The high education sector (universities and colleges) and other knowledge institutions have emerged as important actors in what has come to be known as India’s leading knowledge innovation clusters located in Bangalore, Hyderbad, Chennai, Mumbai-Pune corridor, Delhi-Gurgoan corridor, among other cities. Software, biomedical, engineering and automotive and aerospace clusters are located in these cities. From a very low level of less than 134 US $ million a decade ago, India currently in 2010 attracts approximately 1.9 US$ billion for R& D every year through foreign firms setting up R& D laboratories and units in India. By 2010, about 250 multinational firms had already set up R& D labs or units. Much of India’s global competitiveness in software, pharmaceutical and aerospace sectors is dependent on sustaining the human resource base in high technology sectors in these cities. This is intern is dependent on the skills and human resource base generated in the higher education sector in these cities. Much of the recent dynamism witnessed in the knowledge-based and high technology sectors of the Indian economy is the result of human resources, skills and the vast institutional base already created in the higher educational sector. A major challenge that is confronting India is to further strengthen the infrastructure and research ? innovation eco-system in these cities in the coming decade.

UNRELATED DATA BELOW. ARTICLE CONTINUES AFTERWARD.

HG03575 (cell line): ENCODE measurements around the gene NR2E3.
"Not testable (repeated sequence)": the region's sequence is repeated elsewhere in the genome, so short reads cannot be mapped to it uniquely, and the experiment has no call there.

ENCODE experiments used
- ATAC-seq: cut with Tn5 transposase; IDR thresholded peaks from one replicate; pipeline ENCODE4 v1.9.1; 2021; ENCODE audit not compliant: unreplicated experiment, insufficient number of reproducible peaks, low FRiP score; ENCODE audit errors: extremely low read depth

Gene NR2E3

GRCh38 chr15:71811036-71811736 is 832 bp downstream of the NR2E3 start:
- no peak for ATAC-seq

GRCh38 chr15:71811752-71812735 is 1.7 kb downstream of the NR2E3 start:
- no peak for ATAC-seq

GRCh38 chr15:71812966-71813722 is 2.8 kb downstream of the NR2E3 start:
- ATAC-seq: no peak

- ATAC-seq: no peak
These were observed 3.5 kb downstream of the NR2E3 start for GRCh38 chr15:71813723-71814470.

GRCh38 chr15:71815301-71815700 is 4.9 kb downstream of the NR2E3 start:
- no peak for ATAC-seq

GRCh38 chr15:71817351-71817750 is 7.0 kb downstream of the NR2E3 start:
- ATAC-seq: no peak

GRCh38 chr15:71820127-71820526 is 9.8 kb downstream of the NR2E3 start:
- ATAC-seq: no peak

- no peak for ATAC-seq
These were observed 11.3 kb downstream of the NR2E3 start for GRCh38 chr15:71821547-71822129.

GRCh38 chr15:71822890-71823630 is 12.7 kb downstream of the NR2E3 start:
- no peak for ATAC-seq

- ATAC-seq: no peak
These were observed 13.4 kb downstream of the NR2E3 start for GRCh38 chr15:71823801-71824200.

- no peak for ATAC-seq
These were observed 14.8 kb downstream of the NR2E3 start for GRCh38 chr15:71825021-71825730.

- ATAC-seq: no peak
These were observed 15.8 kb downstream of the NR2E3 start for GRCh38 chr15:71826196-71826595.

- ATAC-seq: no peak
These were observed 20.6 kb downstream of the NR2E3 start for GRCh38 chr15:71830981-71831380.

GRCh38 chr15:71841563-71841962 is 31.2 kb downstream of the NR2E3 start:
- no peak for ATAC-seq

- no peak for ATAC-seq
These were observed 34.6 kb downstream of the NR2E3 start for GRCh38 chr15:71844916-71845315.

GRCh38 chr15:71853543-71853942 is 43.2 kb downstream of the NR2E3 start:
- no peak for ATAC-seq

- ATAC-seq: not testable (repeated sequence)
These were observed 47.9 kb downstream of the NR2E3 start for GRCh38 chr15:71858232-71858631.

From the perspective of population and skills, all foresight studies predict that India is endowed with good potential to take advantage of what has come to be characterized as ‘demographic dividend’ in the coming decades. Even by 2040 nearly half of India’s 1.5 billion people will be under the age of 25 to 35 yrs. Vocational and higher education, which will infuse skills, training and knowledge base, is going to be important for Indian higher education sector. The establishment of the national innovation council and national skill development council, among other policy reform measures introduced recently are likely to play a significant part in India’s global competitiveness in the coming decades.
34 Unfortunately there is no systematic empirical data either from UGC or from the ministry of human resource development. However this insight is emanating from our discussion with various experts and commentators on the state of higher education in India.